Enver Huscć, a survivor of the genocide who managed to evade the shootings at the age of 16, together with his father and brother, tells of their harrowing attempt to flee through the woods free territory only to be met by Bosnian Serb soldiers disguised as UN troops. Tricked, the Husić family surrendered but did not give up. They slipped through the careless watch of the Bosnian Serb soldiers and boarded a bus to the Bosnian Serb-controlled territory where the women, children and elderly had been deported. Husić’s father, brother, and the others who surrendered together with him the day prior did not survive the journey.
The deadly events at Srebrenica were the culmination of a systemic attempt by the wartime government of Republika Srpska to annihilate the Bosnian Muslim population. Despite the refusal of contemporary political entities in both Republika Srpska and the Republic of Serbia to come to terms fully with the intentions and crimes of the wartime governments, the evidence overwhelmingly shows that this massacre was indeed a genocide, ordered by the government and carried out by both local and regional representatives.
In Republika Srpska and the Republic of Serbia, there is an admission that a "terrible crime" took place in Srebrenica, yet neither government recognizes the decisions of the International Criminal Tribunal for the former Yugoslavia (ICTY) or any other court convicting the leadership of the wartime government of Republika Srpska and its direct executioners.
Today, 25 years after the Srebrenica genocide, Bosnian society is still struggling against the evils of nationalism and fascism. Bosnian Muslims face uphill battles as they return to reclaim ownership of their homes in Srebrenica, and Islamophobia, antisemitism, and other forms of xenophobia are on the rise in other parts of the country. In Prijedor for example, extreme far-right groups such as Blood and Honor and Serbian Honor have a stronghold, and in Sarajevo and other parts of BiH, streets and institutions named in honour of members of the fascist and pro-Nazi Ustasha movement that ruled wartime Croatia and committed appalling acts of mass murder targeting Serbs, Jews, Roma, and anti-fascist Croats.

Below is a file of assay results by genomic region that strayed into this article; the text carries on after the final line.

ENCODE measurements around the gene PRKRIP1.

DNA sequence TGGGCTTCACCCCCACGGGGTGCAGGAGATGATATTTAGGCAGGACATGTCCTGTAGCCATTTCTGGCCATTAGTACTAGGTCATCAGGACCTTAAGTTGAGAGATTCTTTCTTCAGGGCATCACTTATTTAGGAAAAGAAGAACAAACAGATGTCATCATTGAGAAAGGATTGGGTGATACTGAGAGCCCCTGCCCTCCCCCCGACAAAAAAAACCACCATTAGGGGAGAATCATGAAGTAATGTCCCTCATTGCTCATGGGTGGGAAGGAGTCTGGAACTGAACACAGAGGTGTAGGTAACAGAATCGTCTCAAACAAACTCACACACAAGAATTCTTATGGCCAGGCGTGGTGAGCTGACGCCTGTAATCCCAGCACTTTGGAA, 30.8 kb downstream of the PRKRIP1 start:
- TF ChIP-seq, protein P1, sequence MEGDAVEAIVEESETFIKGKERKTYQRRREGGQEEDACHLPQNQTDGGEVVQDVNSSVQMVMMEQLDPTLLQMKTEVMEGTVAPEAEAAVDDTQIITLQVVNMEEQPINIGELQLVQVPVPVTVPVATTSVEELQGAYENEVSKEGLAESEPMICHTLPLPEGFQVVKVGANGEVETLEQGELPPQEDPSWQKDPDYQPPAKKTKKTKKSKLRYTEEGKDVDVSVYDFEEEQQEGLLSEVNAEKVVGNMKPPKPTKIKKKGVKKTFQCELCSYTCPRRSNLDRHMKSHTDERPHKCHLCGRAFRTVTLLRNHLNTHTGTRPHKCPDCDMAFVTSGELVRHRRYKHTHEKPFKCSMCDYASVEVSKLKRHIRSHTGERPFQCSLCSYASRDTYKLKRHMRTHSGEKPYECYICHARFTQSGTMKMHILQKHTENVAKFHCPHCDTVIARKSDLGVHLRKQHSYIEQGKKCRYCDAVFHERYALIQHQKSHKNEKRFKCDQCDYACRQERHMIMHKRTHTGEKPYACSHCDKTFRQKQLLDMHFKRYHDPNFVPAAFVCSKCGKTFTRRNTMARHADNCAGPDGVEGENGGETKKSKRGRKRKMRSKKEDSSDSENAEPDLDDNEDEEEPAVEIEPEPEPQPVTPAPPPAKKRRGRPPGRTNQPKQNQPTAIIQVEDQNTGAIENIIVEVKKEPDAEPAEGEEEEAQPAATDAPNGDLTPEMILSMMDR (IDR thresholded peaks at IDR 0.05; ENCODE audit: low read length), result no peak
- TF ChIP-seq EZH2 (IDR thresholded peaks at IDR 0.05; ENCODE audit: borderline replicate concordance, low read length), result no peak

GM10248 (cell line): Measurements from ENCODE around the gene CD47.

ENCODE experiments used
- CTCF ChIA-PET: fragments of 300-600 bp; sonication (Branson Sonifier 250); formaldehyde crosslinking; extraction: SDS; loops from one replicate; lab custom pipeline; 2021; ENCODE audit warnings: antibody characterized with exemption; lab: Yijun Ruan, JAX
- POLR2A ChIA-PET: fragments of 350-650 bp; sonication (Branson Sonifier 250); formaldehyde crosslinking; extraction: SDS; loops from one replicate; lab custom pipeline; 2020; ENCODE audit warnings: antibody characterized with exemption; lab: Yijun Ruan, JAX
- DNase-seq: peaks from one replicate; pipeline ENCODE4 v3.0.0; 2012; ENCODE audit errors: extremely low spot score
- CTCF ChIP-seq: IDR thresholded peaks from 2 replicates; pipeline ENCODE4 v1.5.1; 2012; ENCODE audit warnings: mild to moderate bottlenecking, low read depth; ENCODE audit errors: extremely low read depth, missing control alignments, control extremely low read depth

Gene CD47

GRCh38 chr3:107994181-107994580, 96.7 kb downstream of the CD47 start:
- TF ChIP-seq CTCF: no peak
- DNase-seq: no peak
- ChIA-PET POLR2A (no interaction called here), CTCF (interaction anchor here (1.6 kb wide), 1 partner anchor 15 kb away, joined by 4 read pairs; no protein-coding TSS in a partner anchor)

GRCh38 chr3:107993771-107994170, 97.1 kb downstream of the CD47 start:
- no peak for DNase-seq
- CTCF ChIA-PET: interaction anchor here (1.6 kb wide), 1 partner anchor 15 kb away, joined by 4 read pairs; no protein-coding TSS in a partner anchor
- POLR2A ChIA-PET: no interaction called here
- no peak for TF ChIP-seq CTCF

It is crucial that the Republika Srpska and the Republic of Serbia recognize the Srebrenica Genocide for what it was and pave the way for reconciliation, for the sake of any future coexistence between the peoples of Bosnia and Herzegovina, and as part of their own moral imperative in the commitment to ensuring that Never Again remains truly so.
The Srebrenica Genocide does not stand alone as an isolated incident in history; it was one of many attempts by nationalists the world over, in different countries and on different continents, to systemically exterminate an entire minority population.
The only way to ensure that the Convention on the Prevention and Punishment of the Crime of Genocide is upheld – and to catalyze humanity to break its deadly pattern – is to speak up in the face of all discrimination and unify as one against racism, antisemitism, islamophobia, and xenophobia, in all of its forms.
We owe it to the victims of the Srebrenica Genocide, and all other crimes against humanity, to protect our future generations from such horrors. Historia magistra vitae est – may it never happen again.
Vladimir Andrle is a member of the flagship program of theWJC Jewish Diplomatic Corps, a worldwide network of 300 Jewish young professionals acting in the fields of diplomacy and public policy. He is from Bosnia and Herzegovina.